Red pine stands in a localized area of southwestern Polk and northwestern St. Croix counties are displaying heavy crown browning, shoot blight, and tree mortality following a June hail storm that left many red pine injured in local plantations. In many stands, the entire crown on most overstory trees has turned brown, leaving behind a stark illustration of just how damaging the fungal pathogen, Diplodia pinea, can be to red pine following hail storms. Bark-breaking hail wounds on red pine of all ages serve as entry points for wind- and rain-dispersed spores of the disease. Wet and warm spring and summer weather, similar to conditions observed this year, can promote spore production and intensify infections. Cankers soon develop at infected wound sites, enlarge, and may cause death of branches and terminal shoots within weeks. Landowners affected by hail and Diplodia damage should contact their local DNR forester to evaluate the extent and severity of damage, discuss management options, and identify contacts in wood-utilizing industries to coordinate salvage operations on smaller acreages.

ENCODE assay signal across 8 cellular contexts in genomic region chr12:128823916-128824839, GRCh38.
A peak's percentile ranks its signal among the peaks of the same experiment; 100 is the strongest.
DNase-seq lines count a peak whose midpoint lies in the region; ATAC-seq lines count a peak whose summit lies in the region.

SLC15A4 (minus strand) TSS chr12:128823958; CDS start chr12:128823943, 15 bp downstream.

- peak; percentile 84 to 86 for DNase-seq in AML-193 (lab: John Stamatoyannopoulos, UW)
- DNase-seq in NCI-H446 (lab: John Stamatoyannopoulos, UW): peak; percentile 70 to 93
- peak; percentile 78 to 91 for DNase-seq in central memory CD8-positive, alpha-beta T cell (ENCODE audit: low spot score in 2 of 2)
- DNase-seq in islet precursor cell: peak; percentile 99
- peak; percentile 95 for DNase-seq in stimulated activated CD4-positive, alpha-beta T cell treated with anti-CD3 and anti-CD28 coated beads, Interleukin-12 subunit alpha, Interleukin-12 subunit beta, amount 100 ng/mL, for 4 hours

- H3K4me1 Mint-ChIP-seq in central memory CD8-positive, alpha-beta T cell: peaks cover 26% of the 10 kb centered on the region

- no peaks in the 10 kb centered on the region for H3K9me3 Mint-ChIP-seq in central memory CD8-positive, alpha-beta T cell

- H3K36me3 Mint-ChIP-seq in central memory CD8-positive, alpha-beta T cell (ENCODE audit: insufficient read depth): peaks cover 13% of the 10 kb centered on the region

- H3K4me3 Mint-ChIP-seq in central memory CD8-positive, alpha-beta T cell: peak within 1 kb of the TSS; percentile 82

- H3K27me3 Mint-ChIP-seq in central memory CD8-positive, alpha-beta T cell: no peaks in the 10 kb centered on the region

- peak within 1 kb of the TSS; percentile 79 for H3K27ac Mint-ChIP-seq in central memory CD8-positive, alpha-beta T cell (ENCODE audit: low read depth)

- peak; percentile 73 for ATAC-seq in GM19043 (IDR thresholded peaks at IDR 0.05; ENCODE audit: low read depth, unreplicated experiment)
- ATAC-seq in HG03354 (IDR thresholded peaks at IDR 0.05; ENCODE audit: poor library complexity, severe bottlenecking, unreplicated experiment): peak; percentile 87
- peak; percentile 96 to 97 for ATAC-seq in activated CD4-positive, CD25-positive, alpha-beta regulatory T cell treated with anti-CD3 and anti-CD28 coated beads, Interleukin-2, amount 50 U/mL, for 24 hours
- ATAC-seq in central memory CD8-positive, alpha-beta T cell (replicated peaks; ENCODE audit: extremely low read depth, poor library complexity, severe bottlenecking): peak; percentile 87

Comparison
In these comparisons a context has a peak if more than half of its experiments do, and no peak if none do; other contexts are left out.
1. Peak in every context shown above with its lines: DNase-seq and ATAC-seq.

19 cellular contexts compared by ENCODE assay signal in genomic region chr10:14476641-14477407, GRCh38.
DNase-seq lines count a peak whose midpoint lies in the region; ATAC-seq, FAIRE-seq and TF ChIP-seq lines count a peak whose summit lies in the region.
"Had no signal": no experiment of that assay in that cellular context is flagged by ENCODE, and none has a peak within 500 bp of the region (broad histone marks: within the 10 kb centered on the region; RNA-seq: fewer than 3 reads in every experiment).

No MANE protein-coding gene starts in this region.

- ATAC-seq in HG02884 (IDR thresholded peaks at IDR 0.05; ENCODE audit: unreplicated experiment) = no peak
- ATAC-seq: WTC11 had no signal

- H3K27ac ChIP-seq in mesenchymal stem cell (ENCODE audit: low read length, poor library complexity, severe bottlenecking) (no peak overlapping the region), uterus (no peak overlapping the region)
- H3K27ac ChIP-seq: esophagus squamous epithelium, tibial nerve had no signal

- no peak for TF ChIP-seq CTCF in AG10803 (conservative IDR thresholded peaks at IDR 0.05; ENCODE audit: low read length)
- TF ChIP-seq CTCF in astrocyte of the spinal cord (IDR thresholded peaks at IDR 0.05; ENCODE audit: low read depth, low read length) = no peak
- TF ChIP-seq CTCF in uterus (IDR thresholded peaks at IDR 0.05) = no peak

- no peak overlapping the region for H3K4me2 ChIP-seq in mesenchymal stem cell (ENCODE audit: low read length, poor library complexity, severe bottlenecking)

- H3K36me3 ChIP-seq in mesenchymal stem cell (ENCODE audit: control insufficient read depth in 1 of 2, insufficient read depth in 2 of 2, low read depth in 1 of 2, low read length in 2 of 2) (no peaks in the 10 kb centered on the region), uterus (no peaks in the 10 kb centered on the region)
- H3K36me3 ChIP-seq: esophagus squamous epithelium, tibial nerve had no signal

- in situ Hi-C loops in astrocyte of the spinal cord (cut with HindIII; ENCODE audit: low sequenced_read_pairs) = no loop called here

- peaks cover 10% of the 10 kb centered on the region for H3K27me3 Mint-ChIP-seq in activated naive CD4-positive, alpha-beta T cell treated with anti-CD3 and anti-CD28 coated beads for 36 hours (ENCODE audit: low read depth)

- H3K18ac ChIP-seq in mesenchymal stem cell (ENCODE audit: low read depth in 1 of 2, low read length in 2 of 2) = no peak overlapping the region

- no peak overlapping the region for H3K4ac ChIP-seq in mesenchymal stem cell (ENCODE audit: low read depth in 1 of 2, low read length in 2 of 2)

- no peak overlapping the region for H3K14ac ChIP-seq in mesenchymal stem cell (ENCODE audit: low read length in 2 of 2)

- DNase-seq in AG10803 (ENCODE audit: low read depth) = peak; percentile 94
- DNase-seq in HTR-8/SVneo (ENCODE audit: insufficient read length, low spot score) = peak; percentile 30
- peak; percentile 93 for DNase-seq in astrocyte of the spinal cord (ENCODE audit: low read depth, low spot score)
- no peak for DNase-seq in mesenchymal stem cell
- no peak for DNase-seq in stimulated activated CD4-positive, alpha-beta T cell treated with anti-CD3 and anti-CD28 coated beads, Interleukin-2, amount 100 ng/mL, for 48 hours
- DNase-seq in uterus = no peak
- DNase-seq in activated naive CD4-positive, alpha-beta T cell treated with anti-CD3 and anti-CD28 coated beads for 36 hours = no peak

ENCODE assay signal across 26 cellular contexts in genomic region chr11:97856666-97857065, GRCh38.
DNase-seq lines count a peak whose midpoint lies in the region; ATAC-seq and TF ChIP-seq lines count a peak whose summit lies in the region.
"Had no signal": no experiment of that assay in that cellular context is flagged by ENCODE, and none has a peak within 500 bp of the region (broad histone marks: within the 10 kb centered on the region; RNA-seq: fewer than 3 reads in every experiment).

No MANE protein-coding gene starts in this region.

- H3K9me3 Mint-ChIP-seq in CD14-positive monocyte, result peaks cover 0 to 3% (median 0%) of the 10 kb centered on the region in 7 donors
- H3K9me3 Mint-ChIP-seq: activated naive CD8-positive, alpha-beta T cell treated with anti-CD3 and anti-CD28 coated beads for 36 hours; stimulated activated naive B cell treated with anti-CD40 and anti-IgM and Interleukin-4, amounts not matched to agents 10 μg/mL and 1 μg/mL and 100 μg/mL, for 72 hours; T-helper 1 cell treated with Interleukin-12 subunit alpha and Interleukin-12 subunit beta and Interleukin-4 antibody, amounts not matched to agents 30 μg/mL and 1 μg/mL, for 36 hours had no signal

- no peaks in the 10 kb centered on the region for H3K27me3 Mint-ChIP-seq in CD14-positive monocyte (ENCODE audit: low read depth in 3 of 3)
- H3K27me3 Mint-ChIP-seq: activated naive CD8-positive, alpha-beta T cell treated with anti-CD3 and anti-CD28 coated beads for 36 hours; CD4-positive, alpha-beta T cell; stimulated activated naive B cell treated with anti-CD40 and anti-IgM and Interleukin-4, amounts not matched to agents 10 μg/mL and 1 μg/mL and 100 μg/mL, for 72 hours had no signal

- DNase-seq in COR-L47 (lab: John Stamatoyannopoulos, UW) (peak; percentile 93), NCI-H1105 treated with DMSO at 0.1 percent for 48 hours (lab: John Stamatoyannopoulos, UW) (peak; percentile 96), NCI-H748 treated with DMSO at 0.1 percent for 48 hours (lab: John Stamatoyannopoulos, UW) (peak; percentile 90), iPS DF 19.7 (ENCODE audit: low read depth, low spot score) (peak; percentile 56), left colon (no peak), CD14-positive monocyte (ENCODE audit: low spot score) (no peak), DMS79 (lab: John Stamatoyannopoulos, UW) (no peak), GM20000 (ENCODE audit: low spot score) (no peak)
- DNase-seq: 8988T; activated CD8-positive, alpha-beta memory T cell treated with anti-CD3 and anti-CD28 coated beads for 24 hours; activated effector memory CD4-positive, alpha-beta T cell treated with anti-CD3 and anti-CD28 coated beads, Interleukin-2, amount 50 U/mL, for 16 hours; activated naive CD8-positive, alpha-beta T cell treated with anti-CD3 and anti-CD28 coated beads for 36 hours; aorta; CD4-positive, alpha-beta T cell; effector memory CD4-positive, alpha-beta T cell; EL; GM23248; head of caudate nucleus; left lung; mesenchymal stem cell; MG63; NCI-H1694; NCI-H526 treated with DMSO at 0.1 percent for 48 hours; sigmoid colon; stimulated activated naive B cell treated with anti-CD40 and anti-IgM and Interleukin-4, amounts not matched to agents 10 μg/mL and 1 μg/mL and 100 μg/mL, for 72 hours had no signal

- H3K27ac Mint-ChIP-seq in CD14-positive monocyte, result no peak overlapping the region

Generally, salvage and pre-salvage harvest efforts should prioritize the removal of pine with greater than 50% crown browning and those with at least 3 feet of terminal leader dieback. Trees with less damage should be monitored for bark beetle attack for two years after thinning and be promptly removed if crowns begin browning due to bark beetle attack. To reduce bark beetle attack during harvesting March through August, remove all material greater than 2 inches in diameter within three weeks of harvest.
Written by Paul Cigan, forest health specialist, Hayward (Paul.Cigan@Wisconsin.gov), 715-416-4920.